Serious violence in the United States is concentrated in historically disadvantaged communities of color, and particularly among young men in those communities. The Group Violence Intervention (GVI)—known by various names, including “Operation Ceasefire”—has the strongest record of preventing such violence. The strategy is based on a set of core facts: Most people in those communities are not at high risk for either victimization or offending. A very small number of identifiable street groups drive the violence, and the people in them face extraordinary risk and trauma. However, the most common law enforcement approaches to violence prevention can actually cause communities harm and make violence dynamics worse. Community distrust of law enforcement—based on historical harms, over-enforcement, and disrespect—stands in the way of violence prevention efforts.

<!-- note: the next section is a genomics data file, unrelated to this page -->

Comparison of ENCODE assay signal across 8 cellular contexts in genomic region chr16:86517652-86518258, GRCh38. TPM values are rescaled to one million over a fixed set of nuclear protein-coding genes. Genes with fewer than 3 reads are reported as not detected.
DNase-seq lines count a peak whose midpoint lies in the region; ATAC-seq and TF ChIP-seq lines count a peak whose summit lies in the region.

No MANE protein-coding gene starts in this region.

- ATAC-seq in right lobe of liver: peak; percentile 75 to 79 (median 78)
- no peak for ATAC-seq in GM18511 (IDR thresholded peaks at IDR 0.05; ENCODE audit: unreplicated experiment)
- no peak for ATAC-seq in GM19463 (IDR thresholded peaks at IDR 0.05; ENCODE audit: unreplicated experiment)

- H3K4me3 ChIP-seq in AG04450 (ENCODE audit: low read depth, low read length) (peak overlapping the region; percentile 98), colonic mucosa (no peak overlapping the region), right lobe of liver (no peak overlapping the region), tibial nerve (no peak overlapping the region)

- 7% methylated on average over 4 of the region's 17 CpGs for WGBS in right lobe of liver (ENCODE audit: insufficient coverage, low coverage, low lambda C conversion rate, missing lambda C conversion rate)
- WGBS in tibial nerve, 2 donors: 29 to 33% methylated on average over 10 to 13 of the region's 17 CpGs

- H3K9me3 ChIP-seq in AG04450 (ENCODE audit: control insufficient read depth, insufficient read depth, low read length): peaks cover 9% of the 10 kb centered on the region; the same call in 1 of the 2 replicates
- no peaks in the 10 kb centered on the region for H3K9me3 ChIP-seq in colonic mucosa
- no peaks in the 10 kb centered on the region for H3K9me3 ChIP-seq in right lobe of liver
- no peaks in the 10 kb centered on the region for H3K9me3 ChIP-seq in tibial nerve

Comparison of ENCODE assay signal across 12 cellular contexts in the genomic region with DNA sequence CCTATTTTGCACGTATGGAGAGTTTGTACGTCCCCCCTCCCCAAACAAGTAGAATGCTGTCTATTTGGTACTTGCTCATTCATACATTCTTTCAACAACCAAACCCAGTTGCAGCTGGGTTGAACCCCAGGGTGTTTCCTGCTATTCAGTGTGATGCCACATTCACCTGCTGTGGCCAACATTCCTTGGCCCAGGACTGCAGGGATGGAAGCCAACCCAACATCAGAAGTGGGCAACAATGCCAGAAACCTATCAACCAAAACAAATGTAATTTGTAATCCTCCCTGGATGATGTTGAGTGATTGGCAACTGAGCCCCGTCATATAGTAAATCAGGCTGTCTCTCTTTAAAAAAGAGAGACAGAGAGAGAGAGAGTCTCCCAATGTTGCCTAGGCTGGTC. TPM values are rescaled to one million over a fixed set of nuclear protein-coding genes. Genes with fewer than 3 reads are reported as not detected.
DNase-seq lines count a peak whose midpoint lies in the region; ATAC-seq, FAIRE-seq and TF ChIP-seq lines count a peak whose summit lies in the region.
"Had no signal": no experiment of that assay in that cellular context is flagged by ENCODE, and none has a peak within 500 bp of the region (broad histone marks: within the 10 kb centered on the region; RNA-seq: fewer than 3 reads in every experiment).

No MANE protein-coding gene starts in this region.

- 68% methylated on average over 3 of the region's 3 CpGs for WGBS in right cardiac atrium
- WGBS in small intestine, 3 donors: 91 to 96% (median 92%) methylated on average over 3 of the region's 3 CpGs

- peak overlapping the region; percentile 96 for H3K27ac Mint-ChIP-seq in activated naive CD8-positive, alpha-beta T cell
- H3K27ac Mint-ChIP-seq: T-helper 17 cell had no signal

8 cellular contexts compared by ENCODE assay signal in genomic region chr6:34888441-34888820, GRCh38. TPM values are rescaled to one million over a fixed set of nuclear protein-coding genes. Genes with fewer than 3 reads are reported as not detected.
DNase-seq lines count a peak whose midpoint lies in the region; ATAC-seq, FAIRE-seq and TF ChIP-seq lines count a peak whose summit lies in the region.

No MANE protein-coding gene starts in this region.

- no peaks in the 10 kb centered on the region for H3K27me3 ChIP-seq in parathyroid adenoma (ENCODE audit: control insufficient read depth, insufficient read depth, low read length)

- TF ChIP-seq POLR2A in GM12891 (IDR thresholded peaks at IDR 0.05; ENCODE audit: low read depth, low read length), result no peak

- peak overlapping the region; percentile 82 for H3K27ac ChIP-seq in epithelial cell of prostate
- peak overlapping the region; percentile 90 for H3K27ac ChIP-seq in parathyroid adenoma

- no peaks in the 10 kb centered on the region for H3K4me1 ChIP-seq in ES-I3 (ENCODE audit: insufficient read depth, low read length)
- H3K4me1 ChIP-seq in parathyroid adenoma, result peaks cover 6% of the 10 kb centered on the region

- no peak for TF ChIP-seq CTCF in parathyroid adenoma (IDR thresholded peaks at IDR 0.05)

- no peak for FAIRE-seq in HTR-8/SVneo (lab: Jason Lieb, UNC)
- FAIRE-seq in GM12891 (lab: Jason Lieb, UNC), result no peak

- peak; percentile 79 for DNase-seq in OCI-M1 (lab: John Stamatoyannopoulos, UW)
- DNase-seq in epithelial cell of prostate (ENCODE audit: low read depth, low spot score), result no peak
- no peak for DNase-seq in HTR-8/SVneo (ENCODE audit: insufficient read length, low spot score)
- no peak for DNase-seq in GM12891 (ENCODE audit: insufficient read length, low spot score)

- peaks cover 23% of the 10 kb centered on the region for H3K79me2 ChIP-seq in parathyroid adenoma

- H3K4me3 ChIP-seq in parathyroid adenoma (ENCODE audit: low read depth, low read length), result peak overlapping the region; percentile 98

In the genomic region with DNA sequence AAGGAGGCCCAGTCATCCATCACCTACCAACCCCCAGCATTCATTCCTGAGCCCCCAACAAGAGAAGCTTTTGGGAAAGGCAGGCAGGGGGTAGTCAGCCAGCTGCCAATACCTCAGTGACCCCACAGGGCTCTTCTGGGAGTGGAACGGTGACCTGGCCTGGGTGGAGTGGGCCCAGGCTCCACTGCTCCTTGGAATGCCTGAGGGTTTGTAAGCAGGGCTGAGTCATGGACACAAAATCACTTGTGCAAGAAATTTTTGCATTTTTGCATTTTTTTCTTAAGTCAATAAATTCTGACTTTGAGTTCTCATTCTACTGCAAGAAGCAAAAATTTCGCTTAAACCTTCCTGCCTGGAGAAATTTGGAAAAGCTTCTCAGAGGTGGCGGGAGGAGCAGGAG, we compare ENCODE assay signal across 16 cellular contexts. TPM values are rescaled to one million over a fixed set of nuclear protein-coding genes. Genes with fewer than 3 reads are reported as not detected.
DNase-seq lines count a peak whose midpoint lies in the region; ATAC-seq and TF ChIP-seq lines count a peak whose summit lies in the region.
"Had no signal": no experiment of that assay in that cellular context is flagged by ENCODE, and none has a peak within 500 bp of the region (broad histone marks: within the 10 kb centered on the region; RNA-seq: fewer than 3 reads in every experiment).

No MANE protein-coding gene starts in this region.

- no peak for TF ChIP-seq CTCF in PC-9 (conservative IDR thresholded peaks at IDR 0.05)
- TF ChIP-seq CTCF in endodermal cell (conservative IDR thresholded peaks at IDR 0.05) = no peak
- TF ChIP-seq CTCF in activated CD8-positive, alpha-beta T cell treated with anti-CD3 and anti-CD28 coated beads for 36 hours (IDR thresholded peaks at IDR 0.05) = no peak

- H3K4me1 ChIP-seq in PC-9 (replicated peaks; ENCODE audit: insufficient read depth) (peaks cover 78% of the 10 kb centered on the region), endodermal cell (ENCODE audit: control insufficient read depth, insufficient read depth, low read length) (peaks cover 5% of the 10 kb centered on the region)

GVI focuses on the groups at highest risk for violent victimization and offending, with the intention to keep those in them alive, safe, and out of prison. The GVI partnership communicates directly with group members, conveying a powerful community message about disapproval for violence and in support of community aspirations; concrete opportunities for both immediate and longer-term assistance and support; and clear prior notice of the legal risks associated with continued violence. The partnership then delivers swiftly on these commitments.